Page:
Graffiti in Athens

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Graffiti in Athens is as old as the city itself. In ancient times graffiti was carved into buildings, in fact the word comes from the Greek graphi which means to write. During the Nazi occupation, the Civil War and the 1967 Junta political graffiti was common in Athens and served a purpose. Nowdays it is mostly the work of frustrated kids whose signatures all over the city seem like a cry for help to a world that does not notice that they exist. But there is also a large amount of graffiti that is good art and walking around Athens looking for it is as fun a way to spend a day as any. The best is probably on the ILPAP Building where the pedestrionized bottom of Ermou Street meets Pireos in front of the Gazi. This is the building that houses the city trolley buses and the graffiti was painted by a group of well known international graffiti artists. It has not been kept up and could use some restoration but is impressive for its size, design and colors. Other areas popular with graffiti artists are the Plaka, Gazi, Psiri and Exarchion neighborhoods as well as along the lines of the Pireaus metro.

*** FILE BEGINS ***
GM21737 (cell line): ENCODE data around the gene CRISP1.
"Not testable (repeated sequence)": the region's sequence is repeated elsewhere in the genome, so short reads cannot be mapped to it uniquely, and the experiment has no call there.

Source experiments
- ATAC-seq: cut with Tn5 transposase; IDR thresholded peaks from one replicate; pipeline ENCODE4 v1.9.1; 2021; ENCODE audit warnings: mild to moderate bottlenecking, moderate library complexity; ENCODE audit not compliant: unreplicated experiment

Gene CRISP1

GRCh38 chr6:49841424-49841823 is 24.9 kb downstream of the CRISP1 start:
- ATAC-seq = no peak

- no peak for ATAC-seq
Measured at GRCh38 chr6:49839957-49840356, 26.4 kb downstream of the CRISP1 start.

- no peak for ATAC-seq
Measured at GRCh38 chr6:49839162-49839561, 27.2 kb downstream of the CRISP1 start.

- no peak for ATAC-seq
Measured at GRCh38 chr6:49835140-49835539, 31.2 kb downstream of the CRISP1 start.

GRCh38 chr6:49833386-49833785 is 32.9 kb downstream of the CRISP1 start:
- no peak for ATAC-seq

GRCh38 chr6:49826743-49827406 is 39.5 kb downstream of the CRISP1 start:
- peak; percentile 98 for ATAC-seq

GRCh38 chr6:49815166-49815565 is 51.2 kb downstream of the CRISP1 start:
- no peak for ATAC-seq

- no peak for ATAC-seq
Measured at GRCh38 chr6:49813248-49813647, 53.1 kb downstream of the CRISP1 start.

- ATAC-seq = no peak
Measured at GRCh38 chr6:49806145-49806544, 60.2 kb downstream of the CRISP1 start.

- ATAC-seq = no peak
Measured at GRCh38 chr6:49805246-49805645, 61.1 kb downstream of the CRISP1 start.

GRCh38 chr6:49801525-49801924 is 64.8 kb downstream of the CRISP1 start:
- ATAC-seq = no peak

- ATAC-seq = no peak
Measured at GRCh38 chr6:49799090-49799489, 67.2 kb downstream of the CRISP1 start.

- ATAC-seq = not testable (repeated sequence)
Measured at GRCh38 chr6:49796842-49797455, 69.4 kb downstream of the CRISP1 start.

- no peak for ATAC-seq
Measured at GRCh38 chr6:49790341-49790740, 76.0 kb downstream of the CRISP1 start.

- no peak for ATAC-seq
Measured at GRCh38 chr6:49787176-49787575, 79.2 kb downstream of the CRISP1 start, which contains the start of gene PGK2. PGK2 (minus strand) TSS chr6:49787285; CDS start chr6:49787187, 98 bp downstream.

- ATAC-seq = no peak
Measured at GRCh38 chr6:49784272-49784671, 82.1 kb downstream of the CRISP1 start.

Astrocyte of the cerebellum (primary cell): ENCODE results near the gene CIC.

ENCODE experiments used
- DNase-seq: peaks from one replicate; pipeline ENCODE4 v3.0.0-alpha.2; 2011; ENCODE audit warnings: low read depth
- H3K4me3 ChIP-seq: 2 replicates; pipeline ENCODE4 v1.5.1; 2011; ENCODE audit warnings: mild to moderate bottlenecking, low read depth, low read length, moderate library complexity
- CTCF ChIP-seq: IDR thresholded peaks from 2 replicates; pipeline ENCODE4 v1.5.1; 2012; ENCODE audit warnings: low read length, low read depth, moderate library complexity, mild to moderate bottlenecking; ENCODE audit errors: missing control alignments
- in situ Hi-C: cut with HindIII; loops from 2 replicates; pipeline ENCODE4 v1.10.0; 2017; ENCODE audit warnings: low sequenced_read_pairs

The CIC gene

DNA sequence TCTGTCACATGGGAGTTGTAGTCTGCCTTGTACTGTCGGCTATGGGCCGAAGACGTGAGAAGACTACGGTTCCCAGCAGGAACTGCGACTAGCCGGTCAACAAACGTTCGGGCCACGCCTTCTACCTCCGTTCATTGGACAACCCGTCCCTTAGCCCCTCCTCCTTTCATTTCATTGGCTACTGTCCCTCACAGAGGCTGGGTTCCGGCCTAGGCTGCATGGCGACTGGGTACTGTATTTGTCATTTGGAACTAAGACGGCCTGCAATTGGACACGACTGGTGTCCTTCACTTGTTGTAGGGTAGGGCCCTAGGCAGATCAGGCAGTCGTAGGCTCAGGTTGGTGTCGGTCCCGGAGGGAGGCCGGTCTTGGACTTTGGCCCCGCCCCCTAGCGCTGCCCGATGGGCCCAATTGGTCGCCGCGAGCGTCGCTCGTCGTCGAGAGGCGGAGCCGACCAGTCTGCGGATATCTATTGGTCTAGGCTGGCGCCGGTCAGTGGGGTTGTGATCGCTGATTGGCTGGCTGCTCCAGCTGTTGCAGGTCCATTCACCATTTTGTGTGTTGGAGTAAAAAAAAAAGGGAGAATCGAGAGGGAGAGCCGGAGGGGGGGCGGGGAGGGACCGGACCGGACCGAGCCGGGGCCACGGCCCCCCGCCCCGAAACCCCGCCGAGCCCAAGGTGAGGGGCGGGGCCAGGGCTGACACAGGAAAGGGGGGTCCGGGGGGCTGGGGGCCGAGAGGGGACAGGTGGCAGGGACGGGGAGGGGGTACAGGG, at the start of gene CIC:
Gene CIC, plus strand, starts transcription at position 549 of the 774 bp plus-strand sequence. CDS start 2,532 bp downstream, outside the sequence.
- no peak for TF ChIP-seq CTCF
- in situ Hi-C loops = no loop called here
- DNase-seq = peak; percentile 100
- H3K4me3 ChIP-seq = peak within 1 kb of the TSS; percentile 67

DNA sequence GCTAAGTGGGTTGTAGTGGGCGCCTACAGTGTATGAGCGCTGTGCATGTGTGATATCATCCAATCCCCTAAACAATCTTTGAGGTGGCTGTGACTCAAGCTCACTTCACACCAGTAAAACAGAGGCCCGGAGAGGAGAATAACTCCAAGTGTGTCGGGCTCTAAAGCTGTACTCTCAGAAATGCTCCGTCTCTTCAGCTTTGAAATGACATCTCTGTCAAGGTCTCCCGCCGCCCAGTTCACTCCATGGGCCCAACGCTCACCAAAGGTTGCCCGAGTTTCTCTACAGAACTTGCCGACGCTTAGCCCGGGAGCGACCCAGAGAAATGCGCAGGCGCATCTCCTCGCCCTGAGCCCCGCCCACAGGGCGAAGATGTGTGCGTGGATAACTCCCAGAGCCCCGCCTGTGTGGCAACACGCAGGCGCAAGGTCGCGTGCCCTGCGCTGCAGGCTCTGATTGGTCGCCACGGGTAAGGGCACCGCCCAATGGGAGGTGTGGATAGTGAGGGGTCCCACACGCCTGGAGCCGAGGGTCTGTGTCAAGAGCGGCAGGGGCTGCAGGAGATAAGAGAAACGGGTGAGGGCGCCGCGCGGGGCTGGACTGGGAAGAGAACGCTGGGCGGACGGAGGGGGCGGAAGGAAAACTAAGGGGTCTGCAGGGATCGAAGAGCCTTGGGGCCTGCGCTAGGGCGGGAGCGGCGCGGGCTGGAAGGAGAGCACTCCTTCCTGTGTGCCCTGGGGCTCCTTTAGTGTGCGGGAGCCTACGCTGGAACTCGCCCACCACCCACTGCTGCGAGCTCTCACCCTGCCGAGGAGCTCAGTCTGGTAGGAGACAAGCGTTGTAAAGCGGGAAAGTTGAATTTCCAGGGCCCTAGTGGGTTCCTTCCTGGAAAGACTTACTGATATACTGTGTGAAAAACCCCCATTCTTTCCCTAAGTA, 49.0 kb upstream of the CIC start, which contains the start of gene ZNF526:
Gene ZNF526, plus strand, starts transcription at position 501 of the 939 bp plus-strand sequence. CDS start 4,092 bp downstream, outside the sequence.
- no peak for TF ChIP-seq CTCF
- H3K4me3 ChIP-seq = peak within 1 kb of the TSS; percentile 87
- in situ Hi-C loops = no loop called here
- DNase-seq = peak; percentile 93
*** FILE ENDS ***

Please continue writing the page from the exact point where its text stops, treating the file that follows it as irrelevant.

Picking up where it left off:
ATHENS is not a city one normally associates with a creative street art culture. Yet, as Jerry Goldstein records in this 336-page, superbly illustrated hardback, wonderful works of street art can be found by exploring the backstreets of the Greek capital, in spaces not immediately obvious or visible. Most of the groundbreaking 410 murals and street logos in this book were produced between 2006 and 2007. As much of this artwork has since disappeared, this book is both a record of the boundless creativity of the genre and an appreciation of its artists. It will inspire and inform enthusiasts and students of street and urban culture alike and will enthral all those interested in the contemporary Greek art scene.

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